Remember, you are competing with a legion of other unknown would-be writers. Those that put in the extra work to deliver a clean and shiny product will win out.

    An editor is an expensive option. Save it for when you are an established writer, and can afford to pay for it out of your writing income. At that point, you are probably putting most of your effort into meeting deadlines, but even then, selecting an editor you can trust to make only the necessary and correct changes for your work is not a small undertaking.

    If any published authors wish to correct me on any of these points, I welcome the opportunity to learn better.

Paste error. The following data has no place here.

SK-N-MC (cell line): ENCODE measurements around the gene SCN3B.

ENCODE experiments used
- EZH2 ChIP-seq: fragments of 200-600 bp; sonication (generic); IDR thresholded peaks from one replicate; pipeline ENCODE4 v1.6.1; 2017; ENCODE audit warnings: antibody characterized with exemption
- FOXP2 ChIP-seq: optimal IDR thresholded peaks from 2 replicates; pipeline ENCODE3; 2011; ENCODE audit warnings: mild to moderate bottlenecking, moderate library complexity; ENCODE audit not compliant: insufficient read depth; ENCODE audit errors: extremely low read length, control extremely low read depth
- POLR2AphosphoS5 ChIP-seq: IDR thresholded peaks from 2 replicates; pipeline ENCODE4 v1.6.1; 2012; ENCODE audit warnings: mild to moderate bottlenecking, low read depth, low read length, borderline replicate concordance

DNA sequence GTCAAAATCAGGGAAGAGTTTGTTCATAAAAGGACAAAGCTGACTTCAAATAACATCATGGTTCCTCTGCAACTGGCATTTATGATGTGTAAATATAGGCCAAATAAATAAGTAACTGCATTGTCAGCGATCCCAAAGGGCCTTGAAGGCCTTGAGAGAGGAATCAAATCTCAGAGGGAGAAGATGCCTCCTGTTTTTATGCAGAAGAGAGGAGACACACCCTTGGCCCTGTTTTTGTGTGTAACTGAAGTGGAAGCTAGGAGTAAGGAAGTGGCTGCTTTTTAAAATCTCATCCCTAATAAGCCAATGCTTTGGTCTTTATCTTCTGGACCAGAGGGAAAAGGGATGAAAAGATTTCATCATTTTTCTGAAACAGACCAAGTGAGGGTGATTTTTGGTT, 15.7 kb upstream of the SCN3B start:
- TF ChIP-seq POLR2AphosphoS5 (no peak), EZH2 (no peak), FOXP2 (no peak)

3. TWErvin2
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    TWErvin2 Contributing Member Contributor

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    RM,

    I am not sure you're going to enjoy all that I have to suggest.

    A first draft, while a big hill to climb, means that it will have to be gone through at least twice more to work out any plot inconsistencies, improve wording/dialogue, pacing, etc. You would also want readers to go through it...and if they're attentive and sharp, you'll have more to fix.

    All of this takes time.

    True, it takes a while to secure an agent (or a publisher) and most don't request full manuscripts...some only want a query letter...others want first three chapters and a synopsis...or others want a cover letter and first ten pages... If you want to go that route, you could be sure the first three chapters are very clean and begin sending that off. But in essence, you do not have a completed manuscript, far from it, and that fact could very well come back to bite you.